No doubt about it: stress sucks.
It’s not bad in small quantities. Roller coasters stress your body; athletes play despite the pressure to win; some writers need an imminent deadline to produce work (I couldn’t possibly be describing myself 😉 ). But in large quantities, when lots of problems and deadlines and responsibilities pile onto each other, stress hurts — and it’s unhealthy, too.
It’s easy to say “Deal with it.” It’s harder to say how.
It’s our back-up plan for everything: don’t know something? Google it. A quick search of “how to de-stress” offers thousands of options, ranging from taking a nap or running a 5k to watching TV or reading a book.
But Google doesn’t know me. It doesn’t know what helps or triggers me, what brings a smile to my face or depresses me. Google’s job is to filter articles based on my search terms, likely from high-traffic websites. That’s great, but what if the most popular suggestions don’t work for me?
Technology is amazing, but no matter how well I word it, Google can’t say, “The best way for Natalie Schriefer to de-stress is THIS.” It doesn’t know. I’m searching for answers that Google doesn’t have.
So now what?
Listen to Yourself
If you’re looking for an easy, one-size-fits-all answer, this probably sounds a bit like a cop-out, but the truth is, what works for me may not work for you. I like writing fiction and running. Both of these are great for me when I get overwhelmed. But maybe my best friend hates physical activity — if he reads articles about how running is the answer, and he forces himself to run to feel better, he’ll end up even more stressed.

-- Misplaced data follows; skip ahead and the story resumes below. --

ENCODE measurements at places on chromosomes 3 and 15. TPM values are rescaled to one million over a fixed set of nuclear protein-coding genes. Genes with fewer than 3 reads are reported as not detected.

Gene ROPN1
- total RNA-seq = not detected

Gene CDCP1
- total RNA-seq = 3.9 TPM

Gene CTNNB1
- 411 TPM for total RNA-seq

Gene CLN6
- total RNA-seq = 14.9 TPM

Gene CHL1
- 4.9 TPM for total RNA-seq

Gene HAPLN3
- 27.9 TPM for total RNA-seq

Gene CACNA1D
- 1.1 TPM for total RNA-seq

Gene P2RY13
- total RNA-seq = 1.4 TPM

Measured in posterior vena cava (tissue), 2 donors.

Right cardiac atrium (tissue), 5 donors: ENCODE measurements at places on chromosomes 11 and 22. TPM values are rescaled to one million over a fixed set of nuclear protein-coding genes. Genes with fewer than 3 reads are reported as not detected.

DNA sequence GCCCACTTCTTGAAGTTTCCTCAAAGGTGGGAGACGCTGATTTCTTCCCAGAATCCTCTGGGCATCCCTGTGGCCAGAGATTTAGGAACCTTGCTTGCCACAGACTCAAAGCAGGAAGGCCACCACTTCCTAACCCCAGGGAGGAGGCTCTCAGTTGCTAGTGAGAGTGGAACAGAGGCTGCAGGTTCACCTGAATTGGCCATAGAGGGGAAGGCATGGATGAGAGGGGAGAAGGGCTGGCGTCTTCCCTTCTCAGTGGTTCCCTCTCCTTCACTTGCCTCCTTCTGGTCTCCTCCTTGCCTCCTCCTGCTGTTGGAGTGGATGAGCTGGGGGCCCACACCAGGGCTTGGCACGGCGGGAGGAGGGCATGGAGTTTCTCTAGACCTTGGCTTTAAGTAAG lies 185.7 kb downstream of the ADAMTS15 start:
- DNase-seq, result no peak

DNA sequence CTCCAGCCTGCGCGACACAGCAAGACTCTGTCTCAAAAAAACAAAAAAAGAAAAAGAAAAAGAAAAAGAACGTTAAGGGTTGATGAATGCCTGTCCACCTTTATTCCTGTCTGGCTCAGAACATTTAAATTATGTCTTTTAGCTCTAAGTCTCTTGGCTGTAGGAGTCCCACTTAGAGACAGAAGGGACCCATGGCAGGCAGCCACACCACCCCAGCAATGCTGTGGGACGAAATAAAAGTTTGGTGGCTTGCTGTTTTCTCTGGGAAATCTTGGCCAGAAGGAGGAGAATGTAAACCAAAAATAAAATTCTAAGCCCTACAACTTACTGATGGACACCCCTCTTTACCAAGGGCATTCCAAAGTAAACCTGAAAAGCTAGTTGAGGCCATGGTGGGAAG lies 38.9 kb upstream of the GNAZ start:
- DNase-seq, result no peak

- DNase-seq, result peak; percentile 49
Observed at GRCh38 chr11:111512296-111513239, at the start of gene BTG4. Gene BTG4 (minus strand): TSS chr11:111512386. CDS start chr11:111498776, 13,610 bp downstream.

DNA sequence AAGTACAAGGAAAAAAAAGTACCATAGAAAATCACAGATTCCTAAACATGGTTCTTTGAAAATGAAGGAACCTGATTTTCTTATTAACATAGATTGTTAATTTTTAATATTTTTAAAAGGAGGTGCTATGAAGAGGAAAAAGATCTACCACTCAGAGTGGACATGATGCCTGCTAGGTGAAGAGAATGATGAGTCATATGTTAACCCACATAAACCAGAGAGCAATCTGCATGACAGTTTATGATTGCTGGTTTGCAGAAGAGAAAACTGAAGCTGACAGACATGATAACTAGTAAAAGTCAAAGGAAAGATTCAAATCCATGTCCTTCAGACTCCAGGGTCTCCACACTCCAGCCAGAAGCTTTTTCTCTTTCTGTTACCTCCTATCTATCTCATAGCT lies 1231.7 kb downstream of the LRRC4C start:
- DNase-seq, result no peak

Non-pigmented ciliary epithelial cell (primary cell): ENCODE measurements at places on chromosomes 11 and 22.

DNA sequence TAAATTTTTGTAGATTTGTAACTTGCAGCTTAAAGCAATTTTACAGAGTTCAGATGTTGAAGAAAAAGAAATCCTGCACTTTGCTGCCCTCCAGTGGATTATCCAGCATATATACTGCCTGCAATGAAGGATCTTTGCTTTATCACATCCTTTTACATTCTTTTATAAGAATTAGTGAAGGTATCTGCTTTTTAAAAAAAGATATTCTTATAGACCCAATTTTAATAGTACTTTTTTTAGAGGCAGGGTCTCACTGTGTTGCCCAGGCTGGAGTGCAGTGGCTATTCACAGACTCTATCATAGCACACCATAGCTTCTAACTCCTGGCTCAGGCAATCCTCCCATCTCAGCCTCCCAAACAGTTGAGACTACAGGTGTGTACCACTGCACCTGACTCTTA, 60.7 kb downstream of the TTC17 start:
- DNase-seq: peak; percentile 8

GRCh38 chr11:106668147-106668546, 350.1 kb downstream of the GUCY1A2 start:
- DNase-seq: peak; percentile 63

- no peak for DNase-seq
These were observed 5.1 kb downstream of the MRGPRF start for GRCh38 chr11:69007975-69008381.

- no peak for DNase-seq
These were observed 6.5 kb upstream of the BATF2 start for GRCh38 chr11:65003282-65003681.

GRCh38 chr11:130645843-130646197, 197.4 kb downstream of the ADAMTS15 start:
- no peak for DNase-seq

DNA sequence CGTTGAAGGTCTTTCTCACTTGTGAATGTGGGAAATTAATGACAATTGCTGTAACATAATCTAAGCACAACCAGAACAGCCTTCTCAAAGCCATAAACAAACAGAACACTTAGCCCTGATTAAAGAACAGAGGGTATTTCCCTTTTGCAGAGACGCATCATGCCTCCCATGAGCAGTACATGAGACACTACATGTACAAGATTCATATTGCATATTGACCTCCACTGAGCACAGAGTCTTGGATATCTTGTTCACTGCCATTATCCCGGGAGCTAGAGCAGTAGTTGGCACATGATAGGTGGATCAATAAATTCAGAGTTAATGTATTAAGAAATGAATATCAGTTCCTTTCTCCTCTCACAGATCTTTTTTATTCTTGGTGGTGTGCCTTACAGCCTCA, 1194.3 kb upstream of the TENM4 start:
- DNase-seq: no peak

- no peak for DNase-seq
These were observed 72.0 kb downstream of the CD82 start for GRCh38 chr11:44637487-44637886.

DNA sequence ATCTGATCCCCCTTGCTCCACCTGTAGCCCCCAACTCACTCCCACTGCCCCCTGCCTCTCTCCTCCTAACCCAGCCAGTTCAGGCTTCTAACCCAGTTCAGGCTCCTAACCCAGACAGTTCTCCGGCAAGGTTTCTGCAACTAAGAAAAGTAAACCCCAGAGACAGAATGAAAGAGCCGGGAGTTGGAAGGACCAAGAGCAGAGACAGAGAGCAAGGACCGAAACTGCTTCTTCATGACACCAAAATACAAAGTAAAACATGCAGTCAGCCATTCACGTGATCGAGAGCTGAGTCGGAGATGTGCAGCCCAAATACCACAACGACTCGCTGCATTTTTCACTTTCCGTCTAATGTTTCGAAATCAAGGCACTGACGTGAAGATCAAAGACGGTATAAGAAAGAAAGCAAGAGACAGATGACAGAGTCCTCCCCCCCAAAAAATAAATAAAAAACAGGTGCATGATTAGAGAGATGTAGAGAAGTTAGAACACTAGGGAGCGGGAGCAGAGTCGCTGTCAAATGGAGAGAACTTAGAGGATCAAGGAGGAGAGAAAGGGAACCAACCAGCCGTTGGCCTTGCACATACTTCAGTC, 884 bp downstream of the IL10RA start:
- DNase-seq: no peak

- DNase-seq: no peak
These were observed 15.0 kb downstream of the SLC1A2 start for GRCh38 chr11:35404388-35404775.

Instead of asking Google how to de-stress, we need to ask ourselves. When do we feel happiest? What helps us calm down? How do we refresh ourselves? There are no set answers. Whatever you enjoy doing is how you should de-stress, whether you prefer an afternoon bath or a few rounds of Call of Duty: Zombies.
Your de-stress answers may be different depending on the day (I ran a 5k yesterday, so today I’ll write instead), but even more importantly, they may change over time — a few years ago, I liked writing responses to journal prompts when stressed, but I don’t enjoy that now. We need to check in with ourselves as we grow and change on our individual journeys — and that’s not something that Google can tell us or predict.
Coming up soon is a guest post from Just a Girl and a Bike about her journey to meaningful living — don’t miss it! Follow via Facebook or WordPress to stay up-to-date on all of the exciting things happening here at “But Why?”. Thanks for reading! 🙂